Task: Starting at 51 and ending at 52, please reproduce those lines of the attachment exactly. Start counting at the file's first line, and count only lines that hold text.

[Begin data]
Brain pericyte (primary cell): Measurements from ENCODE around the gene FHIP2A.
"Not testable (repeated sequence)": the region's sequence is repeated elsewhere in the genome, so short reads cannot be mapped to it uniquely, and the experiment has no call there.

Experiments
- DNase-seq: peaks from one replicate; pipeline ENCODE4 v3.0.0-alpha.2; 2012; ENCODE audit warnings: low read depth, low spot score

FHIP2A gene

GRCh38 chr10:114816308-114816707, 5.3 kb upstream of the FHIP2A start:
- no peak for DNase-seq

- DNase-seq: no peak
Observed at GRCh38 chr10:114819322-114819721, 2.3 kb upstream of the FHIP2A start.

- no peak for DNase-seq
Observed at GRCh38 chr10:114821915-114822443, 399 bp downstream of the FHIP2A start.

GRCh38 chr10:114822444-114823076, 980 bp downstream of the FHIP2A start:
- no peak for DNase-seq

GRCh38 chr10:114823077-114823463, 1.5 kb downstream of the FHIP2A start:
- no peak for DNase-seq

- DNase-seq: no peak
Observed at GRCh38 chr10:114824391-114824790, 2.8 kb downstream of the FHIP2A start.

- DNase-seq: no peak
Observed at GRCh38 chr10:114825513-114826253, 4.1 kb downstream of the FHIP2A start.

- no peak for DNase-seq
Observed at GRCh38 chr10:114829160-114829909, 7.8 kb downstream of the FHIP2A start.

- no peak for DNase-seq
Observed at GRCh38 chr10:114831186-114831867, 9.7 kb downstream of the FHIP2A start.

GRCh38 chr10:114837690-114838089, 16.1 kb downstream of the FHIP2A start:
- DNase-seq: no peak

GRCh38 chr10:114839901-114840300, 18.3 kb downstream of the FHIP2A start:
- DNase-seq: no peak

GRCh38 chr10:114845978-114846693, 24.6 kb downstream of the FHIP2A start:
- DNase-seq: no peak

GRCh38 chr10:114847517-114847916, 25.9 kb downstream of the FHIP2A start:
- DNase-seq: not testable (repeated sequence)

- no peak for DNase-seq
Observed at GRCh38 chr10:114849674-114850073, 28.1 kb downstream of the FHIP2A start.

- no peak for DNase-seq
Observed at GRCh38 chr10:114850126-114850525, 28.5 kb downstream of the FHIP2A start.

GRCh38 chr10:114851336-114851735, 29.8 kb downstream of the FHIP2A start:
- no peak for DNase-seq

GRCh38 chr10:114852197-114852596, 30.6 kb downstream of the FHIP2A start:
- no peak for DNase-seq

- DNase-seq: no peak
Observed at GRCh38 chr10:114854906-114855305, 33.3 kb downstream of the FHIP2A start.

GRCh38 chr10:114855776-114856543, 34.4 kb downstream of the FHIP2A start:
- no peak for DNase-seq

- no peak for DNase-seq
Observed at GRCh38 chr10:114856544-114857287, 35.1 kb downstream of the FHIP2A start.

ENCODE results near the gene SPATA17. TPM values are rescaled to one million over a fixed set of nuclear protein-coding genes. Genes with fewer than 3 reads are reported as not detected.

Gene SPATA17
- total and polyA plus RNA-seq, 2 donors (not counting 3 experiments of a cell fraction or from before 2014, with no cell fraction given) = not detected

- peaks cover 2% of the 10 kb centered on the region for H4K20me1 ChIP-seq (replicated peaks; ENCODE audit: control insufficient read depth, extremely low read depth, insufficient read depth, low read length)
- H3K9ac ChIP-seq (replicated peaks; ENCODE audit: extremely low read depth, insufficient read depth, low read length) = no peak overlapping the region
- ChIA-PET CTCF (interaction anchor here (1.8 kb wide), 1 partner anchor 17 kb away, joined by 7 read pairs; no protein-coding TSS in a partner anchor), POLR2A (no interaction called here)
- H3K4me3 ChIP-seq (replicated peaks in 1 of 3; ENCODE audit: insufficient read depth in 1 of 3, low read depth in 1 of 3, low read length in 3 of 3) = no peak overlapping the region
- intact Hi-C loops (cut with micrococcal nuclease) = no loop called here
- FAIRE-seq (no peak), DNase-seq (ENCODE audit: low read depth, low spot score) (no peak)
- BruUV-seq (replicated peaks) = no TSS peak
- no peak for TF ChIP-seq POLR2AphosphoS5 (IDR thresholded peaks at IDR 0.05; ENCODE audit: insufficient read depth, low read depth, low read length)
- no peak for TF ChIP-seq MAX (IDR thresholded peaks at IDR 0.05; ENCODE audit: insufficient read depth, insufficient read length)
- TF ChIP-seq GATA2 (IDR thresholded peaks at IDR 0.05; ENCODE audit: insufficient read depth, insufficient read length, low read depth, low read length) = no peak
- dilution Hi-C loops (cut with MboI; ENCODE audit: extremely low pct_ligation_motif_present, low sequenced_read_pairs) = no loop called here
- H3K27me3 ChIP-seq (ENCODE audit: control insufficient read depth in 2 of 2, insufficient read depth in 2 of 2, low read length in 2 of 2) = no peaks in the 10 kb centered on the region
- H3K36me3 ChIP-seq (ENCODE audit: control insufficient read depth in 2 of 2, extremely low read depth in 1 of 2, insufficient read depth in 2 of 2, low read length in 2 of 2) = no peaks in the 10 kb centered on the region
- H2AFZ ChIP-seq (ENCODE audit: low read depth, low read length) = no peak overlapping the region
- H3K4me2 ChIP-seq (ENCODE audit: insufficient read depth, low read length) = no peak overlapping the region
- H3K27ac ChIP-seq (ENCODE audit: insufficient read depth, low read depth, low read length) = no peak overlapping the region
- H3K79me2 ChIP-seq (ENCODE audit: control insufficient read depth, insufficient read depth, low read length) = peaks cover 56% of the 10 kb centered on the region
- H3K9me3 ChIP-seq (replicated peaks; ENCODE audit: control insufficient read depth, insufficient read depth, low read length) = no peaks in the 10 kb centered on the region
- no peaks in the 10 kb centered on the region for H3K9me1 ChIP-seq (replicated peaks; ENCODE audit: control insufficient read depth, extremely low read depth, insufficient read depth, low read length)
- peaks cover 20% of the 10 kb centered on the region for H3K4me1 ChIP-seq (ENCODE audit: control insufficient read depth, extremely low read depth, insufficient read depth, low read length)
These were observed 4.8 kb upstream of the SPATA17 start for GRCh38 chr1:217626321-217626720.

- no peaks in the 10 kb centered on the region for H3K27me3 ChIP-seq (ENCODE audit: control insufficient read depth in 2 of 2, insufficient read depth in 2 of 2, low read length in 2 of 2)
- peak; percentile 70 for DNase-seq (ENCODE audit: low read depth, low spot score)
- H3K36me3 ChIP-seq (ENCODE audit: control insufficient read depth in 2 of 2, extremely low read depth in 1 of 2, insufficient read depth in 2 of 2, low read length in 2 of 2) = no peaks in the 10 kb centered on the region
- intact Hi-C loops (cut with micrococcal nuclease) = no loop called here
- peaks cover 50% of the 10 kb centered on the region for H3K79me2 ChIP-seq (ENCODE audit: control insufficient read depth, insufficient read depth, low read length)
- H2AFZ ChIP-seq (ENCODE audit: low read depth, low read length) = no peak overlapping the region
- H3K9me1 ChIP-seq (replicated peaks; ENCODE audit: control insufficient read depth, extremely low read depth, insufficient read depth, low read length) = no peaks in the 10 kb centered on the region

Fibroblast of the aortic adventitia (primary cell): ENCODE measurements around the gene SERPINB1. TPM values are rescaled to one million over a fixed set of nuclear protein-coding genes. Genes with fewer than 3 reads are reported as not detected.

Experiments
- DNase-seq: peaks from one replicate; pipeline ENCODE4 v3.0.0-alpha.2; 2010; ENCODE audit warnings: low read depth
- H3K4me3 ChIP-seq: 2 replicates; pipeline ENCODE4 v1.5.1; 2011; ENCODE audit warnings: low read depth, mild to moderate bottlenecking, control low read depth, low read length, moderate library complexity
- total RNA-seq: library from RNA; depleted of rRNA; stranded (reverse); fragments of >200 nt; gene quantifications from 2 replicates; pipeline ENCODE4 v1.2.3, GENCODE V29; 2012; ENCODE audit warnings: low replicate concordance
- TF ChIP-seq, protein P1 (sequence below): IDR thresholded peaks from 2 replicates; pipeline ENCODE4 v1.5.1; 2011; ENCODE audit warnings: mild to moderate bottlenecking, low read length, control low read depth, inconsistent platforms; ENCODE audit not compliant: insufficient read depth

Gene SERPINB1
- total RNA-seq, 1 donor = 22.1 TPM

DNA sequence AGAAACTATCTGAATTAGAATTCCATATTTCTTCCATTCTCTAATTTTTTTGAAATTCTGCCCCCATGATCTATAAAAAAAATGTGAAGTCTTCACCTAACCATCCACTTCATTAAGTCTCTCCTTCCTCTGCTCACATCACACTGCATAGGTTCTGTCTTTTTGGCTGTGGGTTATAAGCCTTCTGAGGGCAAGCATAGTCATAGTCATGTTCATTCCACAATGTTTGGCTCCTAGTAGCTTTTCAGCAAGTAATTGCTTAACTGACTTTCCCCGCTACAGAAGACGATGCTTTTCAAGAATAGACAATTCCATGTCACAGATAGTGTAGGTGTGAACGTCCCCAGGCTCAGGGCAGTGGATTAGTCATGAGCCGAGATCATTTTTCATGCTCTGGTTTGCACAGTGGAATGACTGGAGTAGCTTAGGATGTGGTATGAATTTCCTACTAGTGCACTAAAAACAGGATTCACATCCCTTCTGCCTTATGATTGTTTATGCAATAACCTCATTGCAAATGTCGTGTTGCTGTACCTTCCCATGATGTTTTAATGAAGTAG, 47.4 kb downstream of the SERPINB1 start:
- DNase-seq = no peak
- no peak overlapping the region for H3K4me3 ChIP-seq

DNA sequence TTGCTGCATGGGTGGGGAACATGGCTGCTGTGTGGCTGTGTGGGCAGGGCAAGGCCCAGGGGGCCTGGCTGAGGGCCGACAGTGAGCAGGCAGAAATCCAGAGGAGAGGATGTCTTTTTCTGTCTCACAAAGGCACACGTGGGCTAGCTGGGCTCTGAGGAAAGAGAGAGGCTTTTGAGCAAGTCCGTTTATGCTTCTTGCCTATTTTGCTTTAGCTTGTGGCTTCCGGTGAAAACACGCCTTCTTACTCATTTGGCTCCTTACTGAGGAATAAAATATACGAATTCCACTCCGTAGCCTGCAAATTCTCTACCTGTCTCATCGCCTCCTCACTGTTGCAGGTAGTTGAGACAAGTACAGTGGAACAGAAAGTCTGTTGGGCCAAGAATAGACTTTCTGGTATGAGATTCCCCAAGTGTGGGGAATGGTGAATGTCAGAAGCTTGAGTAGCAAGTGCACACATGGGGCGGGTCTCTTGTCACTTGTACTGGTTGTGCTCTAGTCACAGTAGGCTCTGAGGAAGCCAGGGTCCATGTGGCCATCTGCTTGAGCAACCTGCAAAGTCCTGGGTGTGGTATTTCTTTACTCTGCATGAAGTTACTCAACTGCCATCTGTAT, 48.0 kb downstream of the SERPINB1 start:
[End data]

- ChIA-PET CTCF (interaction anchor here (1.8 kb wide), 1 partner anchor 17 kb away, joined by 7 read pairs; no protein-coding TSS in a partner anchor), POLR2A (no interaction called here)
- H3K4me3 ChIP-seq (replicated peaks in 1 of 3; ENCODE audit: insufficient read depth in 1 of 3, low read depth in 1 of 3, low read length in 3 of 3) = no peak overlapping the region